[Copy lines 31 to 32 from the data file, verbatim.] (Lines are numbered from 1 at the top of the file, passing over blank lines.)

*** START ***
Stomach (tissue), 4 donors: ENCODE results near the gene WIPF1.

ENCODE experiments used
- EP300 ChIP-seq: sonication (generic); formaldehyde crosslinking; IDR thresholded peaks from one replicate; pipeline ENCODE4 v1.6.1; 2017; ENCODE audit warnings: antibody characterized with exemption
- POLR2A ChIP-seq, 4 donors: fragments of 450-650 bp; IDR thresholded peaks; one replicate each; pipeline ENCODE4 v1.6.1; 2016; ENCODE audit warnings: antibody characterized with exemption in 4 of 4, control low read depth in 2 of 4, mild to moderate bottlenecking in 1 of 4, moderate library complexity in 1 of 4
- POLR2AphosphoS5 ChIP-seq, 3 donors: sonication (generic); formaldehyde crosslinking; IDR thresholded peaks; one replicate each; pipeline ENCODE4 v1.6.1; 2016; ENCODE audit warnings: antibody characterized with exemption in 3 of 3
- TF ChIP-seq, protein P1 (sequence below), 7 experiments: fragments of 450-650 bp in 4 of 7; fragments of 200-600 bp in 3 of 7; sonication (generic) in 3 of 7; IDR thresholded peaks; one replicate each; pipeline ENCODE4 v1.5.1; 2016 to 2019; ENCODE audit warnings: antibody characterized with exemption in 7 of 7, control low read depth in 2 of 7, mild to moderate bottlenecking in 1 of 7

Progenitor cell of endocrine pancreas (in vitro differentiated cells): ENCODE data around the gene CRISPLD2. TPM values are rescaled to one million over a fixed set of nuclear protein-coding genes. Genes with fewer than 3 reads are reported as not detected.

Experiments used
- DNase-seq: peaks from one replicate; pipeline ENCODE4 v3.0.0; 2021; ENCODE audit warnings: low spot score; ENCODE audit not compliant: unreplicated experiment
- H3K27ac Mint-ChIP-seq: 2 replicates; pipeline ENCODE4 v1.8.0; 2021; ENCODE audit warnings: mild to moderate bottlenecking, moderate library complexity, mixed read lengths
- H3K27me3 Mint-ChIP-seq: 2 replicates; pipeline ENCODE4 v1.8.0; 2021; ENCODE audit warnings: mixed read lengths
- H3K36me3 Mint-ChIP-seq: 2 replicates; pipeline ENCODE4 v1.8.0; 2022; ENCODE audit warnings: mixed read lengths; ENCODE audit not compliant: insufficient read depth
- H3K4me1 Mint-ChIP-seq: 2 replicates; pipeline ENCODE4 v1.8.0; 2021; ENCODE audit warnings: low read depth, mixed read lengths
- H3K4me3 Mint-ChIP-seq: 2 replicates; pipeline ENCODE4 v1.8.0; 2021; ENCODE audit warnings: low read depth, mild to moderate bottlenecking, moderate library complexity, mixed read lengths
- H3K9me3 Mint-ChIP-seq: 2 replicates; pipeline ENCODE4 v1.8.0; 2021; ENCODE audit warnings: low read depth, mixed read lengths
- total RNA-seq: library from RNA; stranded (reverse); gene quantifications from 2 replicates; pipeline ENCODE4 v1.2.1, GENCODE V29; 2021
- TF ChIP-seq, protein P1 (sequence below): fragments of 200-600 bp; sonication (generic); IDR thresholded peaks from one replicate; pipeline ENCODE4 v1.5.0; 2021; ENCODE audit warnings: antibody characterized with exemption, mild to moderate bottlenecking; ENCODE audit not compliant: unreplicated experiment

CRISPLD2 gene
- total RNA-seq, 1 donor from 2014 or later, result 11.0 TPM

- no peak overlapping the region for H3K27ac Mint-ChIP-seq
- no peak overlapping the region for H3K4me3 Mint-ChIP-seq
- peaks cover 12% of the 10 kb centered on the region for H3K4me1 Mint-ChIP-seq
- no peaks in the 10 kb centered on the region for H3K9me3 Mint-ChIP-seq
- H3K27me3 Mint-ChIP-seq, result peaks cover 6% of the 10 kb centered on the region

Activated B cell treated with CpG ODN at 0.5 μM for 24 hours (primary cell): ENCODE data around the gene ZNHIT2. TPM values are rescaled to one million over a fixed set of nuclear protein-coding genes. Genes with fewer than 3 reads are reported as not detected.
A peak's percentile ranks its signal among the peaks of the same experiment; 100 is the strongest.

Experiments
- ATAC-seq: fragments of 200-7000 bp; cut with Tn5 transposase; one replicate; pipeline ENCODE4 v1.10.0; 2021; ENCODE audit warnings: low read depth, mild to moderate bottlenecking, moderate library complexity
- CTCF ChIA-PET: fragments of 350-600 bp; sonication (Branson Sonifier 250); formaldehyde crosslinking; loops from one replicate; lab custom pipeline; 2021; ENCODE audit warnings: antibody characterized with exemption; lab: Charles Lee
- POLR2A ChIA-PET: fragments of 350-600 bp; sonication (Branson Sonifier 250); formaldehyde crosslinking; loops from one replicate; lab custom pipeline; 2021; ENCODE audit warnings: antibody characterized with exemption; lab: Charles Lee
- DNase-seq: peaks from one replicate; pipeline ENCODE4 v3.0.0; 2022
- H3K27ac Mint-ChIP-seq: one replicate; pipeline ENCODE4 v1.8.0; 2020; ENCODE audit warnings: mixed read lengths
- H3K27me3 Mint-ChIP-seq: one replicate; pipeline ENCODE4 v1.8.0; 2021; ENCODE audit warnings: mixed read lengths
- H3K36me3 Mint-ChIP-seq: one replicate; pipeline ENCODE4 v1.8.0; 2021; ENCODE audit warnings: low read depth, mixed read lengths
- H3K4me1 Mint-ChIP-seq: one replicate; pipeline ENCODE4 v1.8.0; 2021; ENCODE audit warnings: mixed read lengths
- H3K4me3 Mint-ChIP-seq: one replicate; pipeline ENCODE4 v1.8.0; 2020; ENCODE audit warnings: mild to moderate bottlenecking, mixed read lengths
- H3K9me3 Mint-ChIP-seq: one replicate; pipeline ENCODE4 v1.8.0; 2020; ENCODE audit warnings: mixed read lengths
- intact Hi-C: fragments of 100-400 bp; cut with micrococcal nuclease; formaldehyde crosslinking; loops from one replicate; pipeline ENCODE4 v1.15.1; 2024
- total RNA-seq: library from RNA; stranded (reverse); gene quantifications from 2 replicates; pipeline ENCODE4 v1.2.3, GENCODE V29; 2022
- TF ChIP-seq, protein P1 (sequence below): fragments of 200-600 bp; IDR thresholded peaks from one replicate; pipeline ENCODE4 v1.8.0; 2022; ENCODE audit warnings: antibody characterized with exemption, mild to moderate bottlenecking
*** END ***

- DNase-seq: peaks from one replicate; pipeline ENCODE4 v3.0.0; 2022
- H3K27ac Mint-ChIP-seq: one replicate; pipeline ENCODE4 v1.8.0; 2020; ENCODE audit warnings: mixed read lengths